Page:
Health Insurers Face Doubt, Possible Mandatory Rebates

Craig Wilson Commentary

Health Insurers Face Doubt, Possible Mandatory Rebates

During the coronavirus pandemic, many Arkansans have been hunkering down and spending less time on the road. Fewer people on the road means fewer auto accidents and lower-than-anticipated auto insurance claims and payouts. In response to this phenomenon — and to avoid facing regulatory scrutiny over charging potentially excessive rates — auto insurers have offered customers relief by issuing refunds, premium discounts or credits that will apply upon renewal.

Although drastically different in many ways, the health insurance industry in Arkansas is experiencing a similar phenomenon. The state’s hospitals and doctors’ offices have had markedly less patient traffic. This is due in part to public health directives such as bans on elective surgical procedures and suspension of non-urgent dental care, but a contributing factor is that patients are deferring routine or planned care because they do not want to leave their homes and risk exposure. Health care provider finances have consequently been in flux, despite the inflow of federal funds as a stopgap measure.

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A Commonwealth Fund study published in May indicated that although patient traffic in medical clinics was slowly rebounding, it had declined by nearly 60% in the early months of the pandemic. In an April 2020 report, actuarial firm Milliman estimated that deferred care could result in up to $375 billion in reduced health care expenditures nationally through June. With such a drastic reduction, where are the premium dollars going?

Health insurers are examining their options under federal and state guidelines, and some of the nation’s for-profit insurers are already making moves. UnitedHealth Group has announced it will rebate premiums for some of its commercial customers. Humana and UnitedHealth Group have said they will waive some cost sharing for Medicare members.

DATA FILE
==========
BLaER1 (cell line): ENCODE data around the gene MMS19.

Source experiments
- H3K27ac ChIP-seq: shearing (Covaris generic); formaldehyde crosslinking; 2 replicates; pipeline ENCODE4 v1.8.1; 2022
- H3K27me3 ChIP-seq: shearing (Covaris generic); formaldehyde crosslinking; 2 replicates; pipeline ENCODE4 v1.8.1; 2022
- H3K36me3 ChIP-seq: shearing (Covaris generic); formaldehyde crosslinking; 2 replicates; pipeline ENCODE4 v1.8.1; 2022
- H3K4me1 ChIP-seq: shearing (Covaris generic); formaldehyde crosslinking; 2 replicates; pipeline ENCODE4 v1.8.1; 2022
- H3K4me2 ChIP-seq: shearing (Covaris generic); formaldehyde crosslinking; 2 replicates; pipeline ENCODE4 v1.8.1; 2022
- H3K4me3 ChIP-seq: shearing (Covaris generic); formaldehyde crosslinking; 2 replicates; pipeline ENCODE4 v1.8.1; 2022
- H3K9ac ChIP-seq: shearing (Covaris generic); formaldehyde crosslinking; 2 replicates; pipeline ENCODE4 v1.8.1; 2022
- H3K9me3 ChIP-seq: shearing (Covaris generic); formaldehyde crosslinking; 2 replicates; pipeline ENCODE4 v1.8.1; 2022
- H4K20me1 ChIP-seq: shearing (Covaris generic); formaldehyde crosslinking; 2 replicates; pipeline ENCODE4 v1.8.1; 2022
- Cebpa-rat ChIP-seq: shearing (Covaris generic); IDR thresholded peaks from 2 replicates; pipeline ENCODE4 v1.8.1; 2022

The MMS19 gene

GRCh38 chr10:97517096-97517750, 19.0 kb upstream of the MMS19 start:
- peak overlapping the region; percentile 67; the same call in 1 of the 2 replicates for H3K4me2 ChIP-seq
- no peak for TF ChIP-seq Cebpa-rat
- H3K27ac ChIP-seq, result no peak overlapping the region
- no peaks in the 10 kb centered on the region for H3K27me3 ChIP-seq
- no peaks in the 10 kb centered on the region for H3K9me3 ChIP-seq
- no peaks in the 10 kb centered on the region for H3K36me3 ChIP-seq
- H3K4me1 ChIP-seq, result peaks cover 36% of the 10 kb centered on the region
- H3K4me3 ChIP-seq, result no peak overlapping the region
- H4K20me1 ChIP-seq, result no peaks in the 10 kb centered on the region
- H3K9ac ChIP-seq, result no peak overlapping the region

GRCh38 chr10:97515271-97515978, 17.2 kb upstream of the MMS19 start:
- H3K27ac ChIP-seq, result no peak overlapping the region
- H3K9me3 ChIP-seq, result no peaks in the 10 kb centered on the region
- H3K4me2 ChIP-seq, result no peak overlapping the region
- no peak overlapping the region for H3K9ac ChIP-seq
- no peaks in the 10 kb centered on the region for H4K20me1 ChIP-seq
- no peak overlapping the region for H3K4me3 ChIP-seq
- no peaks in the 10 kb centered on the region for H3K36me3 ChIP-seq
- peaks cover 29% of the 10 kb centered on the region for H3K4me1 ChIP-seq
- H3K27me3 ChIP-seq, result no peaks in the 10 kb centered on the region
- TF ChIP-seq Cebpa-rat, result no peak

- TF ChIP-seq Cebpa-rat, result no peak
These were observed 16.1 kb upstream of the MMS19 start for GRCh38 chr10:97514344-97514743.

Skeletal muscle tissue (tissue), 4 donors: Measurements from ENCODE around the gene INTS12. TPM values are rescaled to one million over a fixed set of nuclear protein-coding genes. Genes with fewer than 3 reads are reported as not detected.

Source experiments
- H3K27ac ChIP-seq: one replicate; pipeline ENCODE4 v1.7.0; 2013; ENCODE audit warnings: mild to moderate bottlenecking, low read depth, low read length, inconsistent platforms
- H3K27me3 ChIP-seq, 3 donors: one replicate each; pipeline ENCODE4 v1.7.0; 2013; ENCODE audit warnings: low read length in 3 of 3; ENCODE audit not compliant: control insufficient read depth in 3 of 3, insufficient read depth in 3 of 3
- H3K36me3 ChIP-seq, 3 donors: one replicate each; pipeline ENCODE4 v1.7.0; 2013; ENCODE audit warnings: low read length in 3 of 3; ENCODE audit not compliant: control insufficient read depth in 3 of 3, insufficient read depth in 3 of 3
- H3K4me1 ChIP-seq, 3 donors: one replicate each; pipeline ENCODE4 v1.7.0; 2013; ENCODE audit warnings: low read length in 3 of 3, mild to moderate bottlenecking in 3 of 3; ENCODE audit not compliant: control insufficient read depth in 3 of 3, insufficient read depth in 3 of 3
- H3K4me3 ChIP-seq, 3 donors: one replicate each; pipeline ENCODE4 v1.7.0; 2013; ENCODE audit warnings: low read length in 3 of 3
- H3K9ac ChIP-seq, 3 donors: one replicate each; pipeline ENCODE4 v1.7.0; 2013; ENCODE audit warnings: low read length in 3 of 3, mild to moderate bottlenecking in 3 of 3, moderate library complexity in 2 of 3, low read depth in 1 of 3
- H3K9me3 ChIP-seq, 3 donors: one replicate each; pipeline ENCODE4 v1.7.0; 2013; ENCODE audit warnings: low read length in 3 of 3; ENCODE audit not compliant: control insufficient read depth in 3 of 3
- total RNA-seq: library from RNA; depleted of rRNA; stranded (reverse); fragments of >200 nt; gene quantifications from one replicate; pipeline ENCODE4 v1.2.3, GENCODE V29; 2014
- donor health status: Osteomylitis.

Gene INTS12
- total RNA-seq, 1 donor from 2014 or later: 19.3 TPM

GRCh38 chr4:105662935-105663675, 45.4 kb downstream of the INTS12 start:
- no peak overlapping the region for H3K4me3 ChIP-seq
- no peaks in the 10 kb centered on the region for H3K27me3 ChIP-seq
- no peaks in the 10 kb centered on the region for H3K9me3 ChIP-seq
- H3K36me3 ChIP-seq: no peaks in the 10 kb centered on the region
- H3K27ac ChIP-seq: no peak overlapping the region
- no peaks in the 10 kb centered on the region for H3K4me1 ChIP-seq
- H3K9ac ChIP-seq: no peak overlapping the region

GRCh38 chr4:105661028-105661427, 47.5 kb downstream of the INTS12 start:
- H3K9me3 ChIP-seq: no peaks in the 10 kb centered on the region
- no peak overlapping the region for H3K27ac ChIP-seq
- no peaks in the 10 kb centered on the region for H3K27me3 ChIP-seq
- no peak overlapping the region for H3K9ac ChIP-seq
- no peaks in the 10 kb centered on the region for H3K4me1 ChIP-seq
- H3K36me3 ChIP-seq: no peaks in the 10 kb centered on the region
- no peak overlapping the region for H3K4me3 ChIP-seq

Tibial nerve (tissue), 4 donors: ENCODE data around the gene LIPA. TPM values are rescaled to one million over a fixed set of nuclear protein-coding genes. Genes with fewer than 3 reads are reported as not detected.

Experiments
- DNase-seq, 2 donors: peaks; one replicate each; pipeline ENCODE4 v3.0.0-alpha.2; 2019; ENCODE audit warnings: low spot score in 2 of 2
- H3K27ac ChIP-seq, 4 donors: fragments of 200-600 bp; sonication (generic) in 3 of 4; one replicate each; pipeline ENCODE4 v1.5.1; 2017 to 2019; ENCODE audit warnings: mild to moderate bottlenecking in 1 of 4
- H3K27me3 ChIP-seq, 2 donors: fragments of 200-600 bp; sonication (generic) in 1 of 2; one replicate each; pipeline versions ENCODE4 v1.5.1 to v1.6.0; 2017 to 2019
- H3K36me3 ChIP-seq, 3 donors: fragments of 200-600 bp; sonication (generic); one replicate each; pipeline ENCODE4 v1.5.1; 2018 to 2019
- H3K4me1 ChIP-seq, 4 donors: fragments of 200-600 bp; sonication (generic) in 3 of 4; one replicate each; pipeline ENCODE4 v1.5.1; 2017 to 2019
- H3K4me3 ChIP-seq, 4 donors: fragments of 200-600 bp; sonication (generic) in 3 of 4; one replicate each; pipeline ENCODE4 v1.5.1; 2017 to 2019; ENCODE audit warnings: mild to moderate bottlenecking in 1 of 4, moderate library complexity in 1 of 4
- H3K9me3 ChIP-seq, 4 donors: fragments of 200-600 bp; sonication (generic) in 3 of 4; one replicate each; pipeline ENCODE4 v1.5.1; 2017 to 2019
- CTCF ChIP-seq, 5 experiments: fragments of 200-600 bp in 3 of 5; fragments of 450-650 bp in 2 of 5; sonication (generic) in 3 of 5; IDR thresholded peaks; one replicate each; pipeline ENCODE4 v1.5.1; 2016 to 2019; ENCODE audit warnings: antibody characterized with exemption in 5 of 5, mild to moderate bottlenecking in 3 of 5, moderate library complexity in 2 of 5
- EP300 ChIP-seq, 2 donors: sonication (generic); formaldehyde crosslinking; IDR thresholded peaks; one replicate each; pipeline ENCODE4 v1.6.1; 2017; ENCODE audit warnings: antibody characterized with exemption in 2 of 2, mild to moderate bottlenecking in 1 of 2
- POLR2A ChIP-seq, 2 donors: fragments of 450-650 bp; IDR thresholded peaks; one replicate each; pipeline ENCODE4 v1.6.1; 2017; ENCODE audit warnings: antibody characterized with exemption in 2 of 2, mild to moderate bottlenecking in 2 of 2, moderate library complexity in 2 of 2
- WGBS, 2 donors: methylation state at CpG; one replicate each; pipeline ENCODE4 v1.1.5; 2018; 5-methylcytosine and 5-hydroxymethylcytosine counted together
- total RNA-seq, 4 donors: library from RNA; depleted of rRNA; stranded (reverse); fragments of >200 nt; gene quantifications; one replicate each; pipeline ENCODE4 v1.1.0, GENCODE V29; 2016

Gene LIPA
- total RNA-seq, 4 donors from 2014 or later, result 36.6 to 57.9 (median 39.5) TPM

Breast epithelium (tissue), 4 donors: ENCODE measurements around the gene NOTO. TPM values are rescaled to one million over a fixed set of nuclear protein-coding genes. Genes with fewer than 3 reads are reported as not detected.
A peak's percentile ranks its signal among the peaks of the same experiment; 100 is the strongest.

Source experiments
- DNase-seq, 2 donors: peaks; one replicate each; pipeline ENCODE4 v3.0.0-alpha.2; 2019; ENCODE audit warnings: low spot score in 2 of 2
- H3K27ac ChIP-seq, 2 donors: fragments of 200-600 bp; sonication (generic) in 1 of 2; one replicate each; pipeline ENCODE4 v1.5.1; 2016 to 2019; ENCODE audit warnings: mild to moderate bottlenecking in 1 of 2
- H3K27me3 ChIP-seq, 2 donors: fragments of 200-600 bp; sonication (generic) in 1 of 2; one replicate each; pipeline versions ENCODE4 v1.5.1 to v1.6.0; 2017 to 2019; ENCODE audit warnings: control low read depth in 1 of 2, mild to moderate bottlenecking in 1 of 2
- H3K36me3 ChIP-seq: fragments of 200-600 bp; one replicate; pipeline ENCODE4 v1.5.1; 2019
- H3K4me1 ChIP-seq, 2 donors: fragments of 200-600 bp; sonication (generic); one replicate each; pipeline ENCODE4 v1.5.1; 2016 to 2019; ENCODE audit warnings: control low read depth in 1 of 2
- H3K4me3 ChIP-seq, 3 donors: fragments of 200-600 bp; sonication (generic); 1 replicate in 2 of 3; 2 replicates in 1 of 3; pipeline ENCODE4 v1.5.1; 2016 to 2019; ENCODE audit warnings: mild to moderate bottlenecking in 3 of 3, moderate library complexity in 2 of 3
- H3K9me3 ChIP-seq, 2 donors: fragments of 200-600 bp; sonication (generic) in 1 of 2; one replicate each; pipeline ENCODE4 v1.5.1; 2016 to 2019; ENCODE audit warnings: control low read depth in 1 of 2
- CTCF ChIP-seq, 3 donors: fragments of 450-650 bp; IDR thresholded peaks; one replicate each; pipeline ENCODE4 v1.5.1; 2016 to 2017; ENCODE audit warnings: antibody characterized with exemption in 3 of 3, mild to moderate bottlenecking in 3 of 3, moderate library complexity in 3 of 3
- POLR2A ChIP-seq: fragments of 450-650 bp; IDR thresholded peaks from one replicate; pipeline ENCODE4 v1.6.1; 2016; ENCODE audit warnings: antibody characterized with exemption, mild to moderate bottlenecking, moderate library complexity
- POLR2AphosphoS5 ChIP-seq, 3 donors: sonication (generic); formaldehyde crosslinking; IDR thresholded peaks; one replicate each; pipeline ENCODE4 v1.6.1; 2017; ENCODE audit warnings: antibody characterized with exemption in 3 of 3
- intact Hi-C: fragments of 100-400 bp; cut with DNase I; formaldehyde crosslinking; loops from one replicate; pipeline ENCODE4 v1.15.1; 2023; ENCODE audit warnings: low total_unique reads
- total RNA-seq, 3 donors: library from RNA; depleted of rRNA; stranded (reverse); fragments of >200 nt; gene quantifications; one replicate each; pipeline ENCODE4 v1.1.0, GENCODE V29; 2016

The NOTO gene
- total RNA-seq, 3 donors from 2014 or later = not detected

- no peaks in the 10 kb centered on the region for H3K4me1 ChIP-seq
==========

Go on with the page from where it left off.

In Arkansas, most insurers are offering some cost sharing protection for customers, with a particular focus on telehealth services to facilitate continued access to needed services remotely. Some are beefing up their philanthropic efforts to provide targeted relief to communities and organizations working to prevent and respond to the spread of COVID-19.

This activity is prodded both by a typical business rationale — the desire to retain customers during times of financial strain and maintain continuity of revenue for the provider network — and medical loss ratio requirements under the now decade-old Affordable Care Act. Beginning in 2012, medical loss ratio regulations required most major medical insurers covering individuals and small businesses to spend at least 80% of premium dollars (85% for large businesses) on medical claims and activities to improve beneficiaries’ quality of care. If insurers fail to meet the minimum requirement, they must provide rebates to policyholders. Arkansas medical insurers have fared well in hitting the target, and more than 90% of insurers in all U.S. markets met the requirements by 2016.

Risk aversion will likely prompt patients to continue deferring routine services for some time beyond the official loosening of public health restrictions, making it harder for insurers to meet established loss ratio thresholds. Providing premium discounts now may offer immediate relief to current policyholders amid economic uncertainty, while also offering the potential for insurers to avoid the specter next year of their having held onto large sums of premium dollars that have to be returned as rebates.

Insurers manage risk, and they are risk-averse by nature. In the midst of a continuing pandemic, the likes of which we have never seen, some health insurers are hesitant to act now because a great deal of uncertainty remains.

Will there be a second wave — or elongated first wave — of COVID-19 infections requiring hospitalizations? Will pent-up demand for routine care overwhelm clinics in the fall? Will deferral of routine care result in exacerbation of chronic conditions, requiring more complex and expensive treatment? How will all of this affect premiums in 2021?

We are opening up, and patient traffic will resume. That much is certain. But trying to predict when, how and in which lanes — digital or traditional — will be a high-stakes venture.

Craig Wilson is the director of health policy for the Arkansas Center for Health Improvement, an independent, nonpartisan health policy center in Little Rock.